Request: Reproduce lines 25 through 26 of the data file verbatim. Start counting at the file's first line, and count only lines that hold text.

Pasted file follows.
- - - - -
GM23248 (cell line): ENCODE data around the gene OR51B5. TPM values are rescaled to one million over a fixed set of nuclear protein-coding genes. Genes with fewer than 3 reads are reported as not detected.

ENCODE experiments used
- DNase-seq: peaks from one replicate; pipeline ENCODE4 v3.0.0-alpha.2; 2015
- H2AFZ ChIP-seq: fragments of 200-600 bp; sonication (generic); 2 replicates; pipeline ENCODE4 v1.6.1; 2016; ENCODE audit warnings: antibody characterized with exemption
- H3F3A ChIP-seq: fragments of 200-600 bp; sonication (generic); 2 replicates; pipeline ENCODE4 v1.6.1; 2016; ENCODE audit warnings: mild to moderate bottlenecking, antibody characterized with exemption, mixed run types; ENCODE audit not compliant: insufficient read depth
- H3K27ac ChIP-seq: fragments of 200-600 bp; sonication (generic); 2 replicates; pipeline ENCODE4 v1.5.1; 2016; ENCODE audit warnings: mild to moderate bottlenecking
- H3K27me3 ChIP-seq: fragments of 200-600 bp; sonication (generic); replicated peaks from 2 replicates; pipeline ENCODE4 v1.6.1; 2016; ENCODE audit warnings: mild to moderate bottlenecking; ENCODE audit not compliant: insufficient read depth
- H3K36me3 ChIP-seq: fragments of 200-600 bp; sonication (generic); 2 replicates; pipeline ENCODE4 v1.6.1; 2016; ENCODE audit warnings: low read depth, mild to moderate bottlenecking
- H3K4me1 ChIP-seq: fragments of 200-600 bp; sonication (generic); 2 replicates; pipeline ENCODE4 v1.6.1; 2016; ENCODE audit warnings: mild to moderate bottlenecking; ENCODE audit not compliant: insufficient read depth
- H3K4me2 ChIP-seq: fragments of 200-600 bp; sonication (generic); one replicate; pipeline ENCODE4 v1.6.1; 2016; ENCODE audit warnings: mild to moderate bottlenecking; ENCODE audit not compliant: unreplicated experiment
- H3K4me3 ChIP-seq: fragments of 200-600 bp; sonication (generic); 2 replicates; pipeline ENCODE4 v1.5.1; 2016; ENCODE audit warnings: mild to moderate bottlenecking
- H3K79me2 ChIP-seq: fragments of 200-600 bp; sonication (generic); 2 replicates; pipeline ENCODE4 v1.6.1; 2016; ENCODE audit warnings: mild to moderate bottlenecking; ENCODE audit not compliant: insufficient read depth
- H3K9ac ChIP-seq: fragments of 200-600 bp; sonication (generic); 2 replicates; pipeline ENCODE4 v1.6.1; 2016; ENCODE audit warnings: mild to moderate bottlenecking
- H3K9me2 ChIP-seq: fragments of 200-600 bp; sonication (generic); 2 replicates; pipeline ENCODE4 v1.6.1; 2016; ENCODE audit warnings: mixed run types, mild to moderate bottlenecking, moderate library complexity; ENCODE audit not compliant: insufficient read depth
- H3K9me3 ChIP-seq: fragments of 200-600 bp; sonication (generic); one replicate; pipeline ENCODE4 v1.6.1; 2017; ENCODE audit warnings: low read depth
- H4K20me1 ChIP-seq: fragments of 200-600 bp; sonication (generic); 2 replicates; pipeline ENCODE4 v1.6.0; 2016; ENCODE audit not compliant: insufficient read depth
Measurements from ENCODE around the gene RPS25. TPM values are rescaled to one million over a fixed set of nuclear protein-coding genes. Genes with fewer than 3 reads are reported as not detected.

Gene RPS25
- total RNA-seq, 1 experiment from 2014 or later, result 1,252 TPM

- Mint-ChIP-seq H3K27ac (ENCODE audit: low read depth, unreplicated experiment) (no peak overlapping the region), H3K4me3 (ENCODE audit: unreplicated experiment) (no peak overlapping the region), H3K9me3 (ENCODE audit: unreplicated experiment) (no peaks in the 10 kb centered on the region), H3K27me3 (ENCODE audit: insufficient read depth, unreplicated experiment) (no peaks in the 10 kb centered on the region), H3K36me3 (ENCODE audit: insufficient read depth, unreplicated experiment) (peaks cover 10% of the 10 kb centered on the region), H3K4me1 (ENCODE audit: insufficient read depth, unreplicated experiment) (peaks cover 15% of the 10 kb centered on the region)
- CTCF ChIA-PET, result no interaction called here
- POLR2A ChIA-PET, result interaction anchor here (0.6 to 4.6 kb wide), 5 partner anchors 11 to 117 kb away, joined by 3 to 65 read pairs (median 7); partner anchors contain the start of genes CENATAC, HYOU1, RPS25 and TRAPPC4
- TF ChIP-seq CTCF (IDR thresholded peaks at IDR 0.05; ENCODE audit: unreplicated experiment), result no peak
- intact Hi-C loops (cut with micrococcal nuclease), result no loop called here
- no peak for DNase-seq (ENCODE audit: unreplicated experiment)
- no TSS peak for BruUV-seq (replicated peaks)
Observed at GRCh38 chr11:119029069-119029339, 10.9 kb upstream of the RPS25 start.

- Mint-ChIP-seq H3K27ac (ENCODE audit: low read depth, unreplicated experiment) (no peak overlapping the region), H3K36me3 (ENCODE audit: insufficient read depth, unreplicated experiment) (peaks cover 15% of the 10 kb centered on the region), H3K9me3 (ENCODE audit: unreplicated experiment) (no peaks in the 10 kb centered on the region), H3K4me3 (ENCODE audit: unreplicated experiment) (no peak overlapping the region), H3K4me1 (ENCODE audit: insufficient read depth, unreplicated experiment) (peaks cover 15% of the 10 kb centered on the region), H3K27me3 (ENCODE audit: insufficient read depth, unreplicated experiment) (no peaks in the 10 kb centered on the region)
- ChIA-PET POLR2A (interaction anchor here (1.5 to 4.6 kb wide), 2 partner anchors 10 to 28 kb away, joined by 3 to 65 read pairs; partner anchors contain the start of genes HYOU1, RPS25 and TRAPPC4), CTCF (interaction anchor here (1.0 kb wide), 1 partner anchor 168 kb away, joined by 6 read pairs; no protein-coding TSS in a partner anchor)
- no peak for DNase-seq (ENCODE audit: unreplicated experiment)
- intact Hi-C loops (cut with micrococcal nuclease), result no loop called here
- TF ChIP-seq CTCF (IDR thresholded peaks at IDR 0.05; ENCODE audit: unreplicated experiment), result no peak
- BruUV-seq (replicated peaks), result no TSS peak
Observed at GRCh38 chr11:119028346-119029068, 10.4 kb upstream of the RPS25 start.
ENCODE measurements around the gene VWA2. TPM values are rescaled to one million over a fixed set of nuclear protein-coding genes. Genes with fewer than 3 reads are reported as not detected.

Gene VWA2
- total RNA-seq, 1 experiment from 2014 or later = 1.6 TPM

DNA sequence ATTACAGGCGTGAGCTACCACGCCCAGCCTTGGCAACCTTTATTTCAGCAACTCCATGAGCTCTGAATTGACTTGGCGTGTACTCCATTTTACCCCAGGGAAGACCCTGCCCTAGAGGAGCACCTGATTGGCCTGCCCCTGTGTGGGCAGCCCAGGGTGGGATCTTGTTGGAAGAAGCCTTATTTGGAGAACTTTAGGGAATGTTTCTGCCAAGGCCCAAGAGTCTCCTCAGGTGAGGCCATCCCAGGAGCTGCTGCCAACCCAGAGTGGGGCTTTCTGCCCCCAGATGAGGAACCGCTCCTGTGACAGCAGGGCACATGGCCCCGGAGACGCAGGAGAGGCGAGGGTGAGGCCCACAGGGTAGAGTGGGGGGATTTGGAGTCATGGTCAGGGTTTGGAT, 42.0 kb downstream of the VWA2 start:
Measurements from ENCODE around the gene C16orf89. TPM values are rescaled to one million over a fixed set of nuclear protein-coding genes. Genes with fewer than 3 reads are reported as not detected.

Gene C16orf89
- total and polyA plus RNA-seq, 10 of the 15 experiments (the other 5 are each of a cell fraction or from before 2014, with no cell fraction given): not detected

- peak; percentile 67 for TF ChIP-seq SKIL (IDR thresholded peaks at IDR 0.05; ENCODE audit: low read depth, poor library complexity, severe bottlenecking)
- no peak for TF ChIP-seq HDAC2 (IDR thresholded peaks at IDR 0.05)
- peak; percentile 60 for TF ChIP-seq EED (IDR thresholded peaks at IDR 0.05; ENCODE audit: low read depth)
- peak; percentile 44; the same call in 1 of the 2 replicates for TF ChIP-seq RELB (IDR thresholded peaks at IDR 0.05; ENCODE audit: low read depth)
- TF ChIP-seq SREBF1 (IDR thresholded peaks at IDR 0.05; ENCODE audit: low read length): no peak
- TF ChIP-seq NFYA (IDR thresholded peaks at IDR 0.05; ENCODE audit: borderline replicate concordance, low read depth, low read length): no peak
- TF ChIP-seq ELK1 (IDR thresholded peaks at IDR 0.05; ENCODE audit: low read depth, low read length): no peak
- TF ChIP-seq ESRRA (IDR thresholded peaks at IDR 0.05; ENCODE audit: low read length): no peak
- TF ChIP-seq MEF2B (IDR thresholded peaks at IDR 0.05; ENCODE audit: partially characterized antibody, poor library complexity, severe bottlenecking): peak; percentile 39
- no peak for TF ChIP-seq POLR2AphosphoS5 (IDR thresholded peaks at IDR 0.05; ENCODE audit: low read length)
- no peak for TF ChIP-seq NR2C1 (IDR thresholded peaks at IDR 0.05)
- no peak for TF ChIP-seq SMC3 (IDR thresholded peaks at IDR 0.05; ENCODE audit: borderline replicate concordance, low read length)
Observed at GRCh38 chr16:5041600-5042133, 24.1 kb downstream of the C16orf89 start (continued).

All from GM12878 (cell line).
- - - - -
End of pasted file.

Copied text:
- no peak for DNase-seq (ENCODE audit: unreplicated experiment)
- no TSS peak for BruUV-seq (replicated peaks)